Matthew is a second year BA Geography student at Northumbria University, Newcastle. He also happens to have oculocutaneous albinism. He is passionate about increasing academic knowledge on the subject of albinism. His research is for a final year undergraduate dissertation project.
Albinism, like many other disabilities, has the potential to have an impact on everyday life. The purpose of Matthew’s study is to enable those with albinism to tell their individual stories and have their voices heard in academic literature.
Matthew aims to show the extent to which albinism impacts people’s everyday lives, including in comparison with other social factors, and explore the measures people take to minimise that impact.
The study takes the form of an online or telephone interview with Matthew. There will be questions about everyday life including work, leisure and socially experienced attitudes. The interview will be 100% anonymous and follows university ethical guidelines.
Participants must be 18+ and have albinism.
To find out more and express an interest in taking part, please contact Matthew by email at [email protected]
Eye research charity Fight for Sight has launched a survey to gather broader insights into the personal impact that Covid-19 is having on people with sight loss and eye conditions.
The charity is inviting those affected by sight loss or an eye condition to participate in the survey, to help its campaign on behalf of people with sight loss and strengthen the case for urgently needed eye research funding. The survey will examine the impact that Covid-19 is having on people’s access to treatment, personal wellbeing and concerns for the future.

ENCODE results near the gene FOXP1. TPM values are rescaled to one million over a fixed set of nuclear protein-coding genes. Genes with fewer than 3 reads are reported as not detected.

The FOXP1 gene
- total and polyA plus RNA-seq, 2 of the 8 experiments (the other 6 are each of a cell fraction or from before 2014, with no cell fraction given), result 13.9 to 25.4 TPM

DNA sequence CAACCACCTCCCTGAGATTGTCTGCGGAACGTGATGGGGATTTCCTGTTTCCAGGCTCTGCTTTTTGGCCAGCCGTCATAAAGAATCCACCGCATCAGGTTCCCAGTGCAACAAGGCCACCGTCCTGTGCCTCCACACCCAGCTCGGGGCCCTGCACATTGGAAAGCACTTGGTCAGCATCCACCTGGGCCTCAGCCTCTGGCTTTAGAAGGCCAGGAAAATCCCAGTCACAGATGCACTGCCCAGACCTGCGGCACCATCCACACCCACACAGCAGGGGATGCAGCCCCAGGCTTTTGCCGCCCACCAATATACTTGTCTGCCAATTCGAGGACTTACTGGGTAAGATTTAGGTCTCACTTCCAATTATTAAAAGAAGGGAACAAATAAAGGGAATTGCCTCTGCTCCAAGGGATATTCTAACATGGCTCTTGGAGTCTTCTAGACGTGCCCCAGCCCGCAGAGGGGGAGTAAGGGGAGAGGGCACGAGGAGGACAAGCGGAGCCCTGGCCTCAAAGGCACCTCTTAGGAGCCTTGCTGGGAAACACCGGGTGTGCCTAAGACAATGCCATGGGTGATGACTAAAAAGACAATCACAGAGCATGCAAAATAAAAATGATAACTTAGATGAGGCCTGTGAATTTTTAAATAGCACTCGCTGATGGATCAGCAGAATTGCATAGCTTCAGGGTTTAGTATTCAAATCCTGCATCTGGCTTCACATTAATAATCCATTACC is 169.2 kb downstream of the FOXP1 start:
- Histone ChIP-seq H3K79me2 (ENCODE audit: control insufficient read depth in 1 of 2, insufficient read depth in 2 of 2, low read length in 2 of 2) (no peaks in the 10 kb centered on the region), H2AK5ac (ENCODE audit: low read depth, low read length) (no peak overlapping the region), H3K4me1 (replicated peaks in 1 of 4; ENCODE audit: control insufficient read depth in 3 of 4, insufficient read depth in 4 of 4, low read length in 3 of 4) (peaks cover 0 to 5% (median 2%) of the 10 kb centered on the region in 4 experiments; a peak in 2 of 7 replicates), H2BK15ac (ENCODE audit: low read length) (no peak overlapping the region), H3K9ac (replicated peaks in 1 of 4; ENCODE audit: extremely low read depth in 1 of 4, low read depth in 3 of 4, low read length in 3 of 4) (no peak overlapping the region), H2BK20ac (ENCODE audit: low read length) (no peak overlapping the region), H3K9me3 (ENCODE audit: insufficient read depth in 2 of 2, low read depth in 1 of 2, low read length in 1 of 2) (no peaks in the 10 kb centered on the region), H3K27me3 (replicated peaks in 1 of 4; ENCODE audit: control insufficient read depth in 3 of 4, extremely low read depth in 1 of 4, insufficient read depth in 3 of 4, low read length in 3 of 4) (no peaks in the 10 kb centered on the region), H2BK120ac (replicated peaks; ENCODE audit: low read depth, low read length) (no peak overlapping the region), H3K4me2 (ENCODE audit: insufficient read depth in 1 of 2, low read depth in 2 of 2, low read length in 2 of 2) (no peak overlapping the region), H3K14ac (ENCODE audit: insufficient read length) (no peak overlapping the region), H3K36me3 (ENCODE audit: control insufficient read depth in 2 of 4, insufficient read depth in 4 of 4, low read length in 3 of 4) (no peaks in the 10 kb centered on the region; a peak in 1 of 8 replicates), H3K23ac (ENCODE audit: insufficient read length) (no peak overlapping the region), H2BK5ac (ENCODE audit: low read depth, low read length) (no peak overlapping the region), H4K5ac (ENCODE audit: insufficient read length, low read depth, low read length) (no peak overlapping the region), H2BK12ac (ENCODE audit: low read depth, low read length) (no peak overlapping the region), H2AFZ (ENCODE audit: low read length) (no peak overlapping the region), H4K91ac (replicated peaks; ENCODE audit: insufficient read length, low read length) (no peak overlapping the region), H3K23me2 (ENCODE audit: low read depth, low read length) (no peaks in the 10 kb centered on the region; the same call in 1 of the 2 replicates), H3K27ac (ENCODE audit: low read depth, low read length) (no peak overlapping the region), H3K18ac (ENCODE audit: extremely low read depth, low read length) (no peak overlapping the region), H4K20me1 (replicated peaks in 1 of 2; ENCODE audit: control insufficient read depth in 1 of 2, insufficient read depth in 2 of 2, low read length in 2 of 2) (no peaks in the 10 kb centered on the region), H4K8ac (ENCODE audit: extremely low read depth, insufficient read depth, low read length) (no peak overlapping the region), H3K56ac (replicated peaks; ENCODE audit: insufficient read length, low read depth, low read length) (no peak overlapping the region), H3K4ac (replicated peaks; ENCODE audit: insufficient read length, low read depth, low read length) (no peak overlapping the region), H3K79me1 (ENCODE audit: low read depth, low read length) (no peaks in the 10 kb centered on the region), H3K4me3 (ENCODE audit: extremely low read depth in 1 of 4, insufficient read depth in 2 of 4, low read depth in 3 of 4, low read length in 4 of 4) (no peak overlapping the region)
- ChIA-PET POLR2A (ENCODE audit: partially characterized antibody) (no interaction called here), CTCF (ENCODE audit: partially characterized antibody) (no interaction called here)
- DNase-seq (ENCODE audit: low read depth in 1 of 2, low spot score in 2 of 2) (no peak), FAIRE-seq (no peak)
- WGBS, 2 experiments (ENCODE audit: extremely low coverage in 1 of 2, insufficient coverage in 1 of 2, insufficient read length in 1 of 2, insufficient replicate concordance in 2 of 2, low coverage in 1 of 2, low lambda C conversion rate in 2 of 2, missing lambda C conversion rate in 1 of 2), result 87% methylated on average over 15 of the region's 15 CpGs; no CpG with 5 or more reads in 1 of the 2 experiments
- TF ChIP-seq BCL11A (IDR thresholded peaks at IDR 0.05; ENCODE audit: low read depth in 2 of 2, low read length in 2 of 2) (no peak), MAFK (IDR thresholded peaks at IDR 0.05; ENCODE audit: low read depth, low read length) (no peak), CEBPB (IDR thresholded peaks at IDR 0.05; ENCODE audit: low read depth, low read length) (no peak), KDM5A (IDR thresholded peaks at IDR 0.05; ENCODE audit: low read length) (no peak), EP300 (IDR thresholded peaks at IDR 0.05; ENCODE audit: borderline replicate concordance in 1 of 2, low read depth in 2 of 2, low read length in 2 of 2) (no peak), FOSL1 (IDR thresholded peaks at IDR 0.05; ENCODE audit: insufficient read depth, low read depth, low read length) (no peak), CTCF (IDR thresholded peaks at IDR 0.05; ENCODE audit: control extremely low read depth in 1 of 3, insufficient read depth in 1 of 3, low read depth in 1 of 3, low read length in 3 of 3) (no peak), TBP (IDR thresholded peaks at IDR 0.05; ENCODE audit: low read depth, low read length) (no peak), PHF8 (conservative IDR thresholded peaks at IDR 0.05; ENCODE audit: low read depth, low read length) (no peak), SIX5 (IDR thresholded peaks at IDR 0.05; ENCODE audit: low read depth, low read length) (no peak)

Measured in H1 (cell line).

At the beginning of 2020 Fight for Sight carried out one of the largest surveys of people with sight loss and blindness to understand the personal impact of sight loss. With the advent of Covid-19, the charity is following up with further research to gain insight on how the pandemic has had an impact. All results will be published later in 2020.
Prior to the Covid-19 pandemic, eye research was already woefully underfunded, with only one percent of national research funding invested in eye research, even though twenty percent of people in the UK will experience serious sight loss or blindness in their lifetime. The problem is also on the increase – figures show that the number of people in Europe with the leading cause of blindness, age-related macular degeneration, is projected to hit 10 million by 2050.
Chief Executive at Fight for Sight, Sherine Krause, said: “This is a challenging time for everyone, but we know from anecdotal evidence that the current pandemic and lockdown is having a particularly harsh effect on those living with eye conditions and sight loss. We know that science ultimately has the answer to so many challenges – the power of science will help us stop the pandemic in the coming months, and we are working to ensure it will also help us stop sight loss and blindness in the future. We urgently need the input of those affected so that we can understand how they have been impacted by Covid-19 and campaign on their behalf. The findings will also help us to make the case for the importance of eye research now and in the future.”
Participation in the survey involves an online questionnaire in which respondents answer questions on how Covid-19 has impacted their lives. The survey will take no more than ten minutes to complete. Participants will help Fight for Sight in its mission to transform the eye research landscape and secure vital funding for pioneering research.
To participate in the survey, you must be aged 18 or over, living in the UK, and personally have an eye condition(s).
You can take part in the survey at this link.